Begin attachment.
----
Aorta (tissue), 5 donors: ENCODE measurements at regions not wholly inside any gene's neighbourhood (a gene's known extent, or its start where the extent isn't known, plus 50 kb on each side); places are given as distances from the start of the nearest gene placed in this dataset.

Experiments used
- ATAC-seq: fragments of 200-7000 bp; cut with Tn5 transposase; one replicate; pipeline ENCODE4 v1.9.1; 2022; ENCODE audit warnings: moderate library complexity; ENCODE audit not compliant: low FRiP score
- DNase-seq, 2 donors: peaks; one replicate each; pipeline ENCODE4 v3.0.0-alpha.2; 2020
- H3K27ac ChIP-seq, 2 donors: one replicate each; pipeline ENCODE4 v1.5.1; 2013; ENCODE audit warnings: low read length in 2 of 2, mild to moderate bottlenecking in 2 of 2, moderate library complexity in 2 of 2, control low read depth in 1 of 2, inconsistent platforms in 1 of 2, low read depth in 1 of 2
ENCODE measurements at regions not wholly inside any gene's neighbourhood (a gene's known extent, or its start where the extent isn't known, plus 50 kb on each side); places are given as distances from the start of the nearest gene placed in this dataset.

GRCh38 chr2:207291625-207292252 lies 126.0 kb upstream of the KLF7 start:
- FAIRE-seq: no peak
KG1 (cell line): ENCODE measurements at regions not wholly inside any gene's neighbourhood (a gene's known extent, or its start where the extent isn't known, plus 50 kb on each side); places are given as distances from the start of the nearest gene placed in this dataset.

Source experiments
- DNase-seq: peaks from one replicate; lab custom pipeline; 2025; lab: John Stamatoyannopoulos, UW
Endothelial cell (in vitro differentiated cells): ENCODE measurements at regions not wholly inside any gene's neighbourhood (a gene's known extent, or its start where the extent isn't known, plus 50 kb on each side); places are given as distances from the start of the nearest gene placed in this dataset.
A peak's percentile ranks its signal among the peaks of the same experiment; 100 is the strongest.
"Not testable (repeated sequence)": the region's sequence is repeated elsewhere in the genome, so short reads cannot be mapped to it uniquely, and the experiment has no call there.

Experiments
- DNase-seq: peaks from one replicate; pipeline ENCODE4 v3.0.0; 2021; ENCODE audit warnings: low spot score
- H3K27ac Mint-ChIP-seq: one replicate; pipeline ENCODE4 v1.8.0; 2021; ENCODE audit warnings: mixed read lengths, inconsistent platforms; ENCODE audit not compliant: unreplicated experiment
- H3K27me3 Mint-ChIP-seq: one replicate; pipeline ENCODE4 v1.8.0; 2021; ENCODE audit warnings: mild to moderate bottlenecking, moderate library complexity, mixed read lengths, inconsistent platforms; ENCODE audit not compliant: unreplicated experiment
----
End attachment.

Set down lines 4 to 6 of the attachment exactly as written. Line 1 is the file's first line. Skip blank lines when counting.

- DNase-seq, 2 donors: peaks; one replicate each; pipeline ENCODE4 v3.0.0-alpha.2; 2020
- H3K27ac ChIP-seq, 2 donors: one replicate each; pipeline ENCODE4 v1.5.1; 2013; ENCODE audit warnings: low read length in 2 of 2, mild to moderate bottlenecking in 2 of 2, moderate library complexity in 2 of 2, control low read depth in 1 of 2, inconsistent platforms in 1 of 2, low read depth in 1 of 2
ENCODE measurements at regions not wholly inside any gene's neighbourhood (a gene's known extent, or its start where the extent isn't known, plus 50 kb on each side); places are given as distances from the start of the nearest gene placed in this dataset.